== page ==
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represented. i don't think it's always represented in -- i don't think it has always been represented in foreign and domestic policy. i don't think that's what's in the hearts of people is necessarily represented in what some of our corporations do at home and abroad. and the way we become embroiled and entangled in controversy, disputes, and fights to protect american interests. i would say to all of that, every american is american interest. every human heart is american interest. i would say that peace all over the world is american interest. the respect for all peoples is american interest. and it's in america's interest.
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that's what i would say. now, maybe that's because i'm just a woman. who happens to be a mother. there's something about being in a delivery room giving birth to people and understanding life in another way. maybe i'm just simple-minded. i don't know. tavis: i'll take it. i'll take it. so we ain't got to argue then. so i don't know how i'm going to segue to "colored girls," because you said three things that i want to go back to. but i have got to get to "colored girls." so my first question is, this is a radical shift if there ever was one. i've seen the play. and i've not yet seen the movie. i'm anxious to go see it. i'm trying to in my mind understand how 12 stories, 12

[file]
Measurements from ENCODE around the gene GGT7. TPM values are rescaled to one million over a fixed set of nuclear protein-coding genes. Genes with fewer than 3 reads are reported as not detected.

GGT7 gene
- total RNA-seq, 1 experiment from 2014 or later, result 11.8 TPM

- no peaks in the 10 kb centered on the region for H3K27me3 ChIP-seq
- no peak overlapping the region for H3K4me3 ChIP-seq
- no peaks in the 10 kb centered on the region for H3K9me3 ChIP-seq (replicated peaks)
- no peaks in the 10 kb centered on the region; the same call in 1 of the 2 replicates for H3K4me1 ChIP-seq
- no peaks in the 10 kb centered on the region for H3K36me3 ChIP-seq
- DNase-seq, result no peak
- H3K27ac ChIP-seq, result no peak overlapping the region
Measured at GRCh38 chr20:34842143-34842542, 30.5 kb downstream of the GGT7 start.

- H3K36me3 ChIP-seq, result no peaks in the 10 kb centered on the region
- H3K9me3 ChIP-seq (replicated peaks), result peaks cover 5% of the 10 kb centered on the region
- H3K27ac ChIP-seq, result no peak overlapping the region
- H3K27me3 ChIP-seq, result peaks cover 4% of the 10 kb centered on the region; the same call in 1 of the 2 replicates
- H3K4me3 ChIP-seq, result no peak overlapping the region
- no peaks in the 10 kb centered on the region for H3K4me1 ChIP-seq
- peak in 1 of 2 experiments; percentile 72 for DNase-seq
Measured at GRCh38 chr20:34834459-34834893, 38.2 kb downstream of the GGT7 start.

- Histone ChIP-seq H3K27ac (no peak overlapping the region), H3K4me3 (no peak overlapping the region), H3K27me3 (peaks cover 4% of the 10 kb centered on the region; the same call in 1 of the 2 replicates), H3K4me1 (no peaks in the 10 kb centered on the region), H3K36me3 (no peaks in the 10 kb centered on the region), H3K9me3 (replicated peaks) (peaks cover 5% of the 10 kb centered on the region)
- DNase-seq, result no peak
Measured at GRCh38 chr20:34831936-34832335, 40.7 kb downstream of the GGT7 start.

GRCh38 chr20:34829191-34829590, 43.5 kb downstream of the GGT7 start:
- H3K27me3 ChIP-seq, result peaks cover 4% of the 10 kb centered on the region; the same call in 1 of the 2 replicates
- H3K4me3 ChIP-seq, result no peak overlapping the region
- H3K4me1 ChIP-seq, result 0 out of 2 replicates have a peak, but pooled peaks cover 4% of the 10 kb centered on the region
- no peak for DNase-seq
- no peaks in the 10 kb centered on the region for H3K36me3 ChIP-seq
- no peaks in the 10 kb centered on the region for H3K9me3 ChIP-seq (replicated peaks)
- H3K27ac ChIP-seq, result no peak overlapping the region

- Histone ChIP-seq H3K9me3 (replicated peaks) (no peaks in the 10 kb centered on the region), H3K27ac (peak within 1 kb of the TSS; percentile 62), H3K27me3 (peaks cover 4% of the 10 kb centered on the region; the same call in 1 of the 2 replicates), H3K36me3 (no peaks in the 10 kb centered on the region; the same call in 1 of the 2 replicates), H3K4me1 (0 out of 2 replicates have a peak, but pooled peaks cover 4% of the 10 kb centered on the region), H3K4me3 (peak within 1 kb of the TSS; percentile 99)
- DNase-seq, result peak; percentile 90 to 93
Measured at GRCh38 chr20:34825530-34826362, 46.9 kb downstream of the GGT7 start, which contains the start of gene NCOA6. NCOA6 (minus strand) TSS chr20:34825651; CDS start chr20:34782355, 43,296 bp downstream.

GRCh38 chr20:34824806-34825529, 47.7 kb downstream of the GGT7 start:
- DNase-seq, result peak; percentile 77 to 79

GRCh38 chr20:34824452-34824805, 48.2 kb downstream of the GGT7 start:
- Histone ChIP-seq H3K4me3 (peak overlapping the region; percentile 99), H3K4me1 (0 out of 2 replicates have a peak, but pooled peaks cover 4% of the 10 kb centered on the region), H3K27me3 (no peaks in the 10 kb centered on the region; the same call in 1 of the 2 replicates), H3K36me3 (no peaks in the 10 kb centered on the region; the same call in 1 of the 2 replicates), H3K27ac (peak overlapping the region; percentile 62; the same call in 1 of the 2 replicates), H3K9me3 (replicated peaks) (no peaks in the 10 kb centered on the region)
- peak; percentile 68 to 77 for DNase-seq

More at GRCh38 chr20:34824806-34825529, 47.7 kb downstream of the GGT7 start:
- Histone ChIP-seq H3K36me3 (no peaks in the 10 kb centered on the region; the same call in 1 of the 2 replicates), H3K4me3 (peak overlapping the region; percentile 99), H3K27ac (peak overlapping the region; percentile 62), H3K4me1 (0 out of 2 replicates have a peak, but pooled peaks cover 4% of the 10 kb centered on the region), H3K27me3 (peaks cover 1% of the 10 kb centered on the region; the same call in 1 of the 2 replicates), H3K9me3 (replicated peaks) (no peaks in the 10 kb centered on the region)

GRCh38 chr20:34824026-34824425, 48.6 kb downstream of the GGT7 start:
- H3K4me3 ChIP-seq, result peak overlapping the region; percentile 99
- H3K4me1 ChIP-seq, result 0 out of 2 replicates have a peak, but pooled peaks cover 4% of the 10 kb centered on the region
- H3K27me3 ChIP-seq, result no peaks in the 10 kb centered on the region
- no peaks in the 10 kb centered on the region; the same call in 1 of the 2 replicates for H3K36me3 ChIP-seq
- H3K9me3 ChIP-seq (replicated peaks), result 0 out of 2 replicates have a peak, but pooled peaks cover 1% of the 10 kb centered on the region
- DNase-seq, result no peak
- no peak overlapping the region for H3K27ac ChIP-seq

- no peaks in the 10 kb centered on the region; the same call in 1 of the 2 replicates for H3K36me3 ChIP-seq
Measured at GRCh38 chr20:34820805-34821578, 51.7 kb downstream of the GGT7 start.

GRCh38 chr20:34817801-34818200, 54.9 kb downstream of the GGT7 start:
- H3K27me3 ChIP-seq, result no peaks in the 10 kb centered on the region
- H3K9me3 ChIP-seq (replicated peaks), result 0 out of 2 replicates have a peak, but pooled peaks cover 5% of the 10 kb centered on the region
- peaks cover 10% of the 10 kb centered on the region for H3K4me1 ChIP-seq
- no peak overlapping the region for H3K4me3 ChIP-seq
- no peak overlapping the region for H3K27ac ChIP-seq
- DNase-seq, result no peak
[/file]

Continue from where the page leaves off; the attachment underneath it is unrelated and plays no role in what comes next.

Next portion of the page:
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homes end up becoming a movie. so how does that -- just tell me thousand process works. >> isn't that amazing? tavis: it really is, yeah. >> isn't it amazing that somebody could conceive of such a thing? and then make it happen? and bring it off. now, i like to be accurate in quoting. but i can't remember the exact number that's related to what i'm getting ready to say. but on set one day, tyler was talking about the play for "colored girls." he had seen something like 45 productions of it, different productions of it. i think that's right. he had been studying and watching this play for many years. it wasn't just something he picked up off the shelf on monday and decided to do on friday. he had been studying this
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piece. and he spent a lot of time with it. exploring it. how he would develop it. and what he did is create a story in which the lives intersect, and the experiences sometimes overlap. that's how he did it. tavis: and the character you play -- i mentioned earlier this is really an all-star cast. tell me about the character you play in the film. >> i'm gill da. -- -- gilda. i've heard him say that gilda is the woman with all the colors. the character's name, woman in red, woman in orange, woman in blue, woman in green, woman in yellow, woman in brown.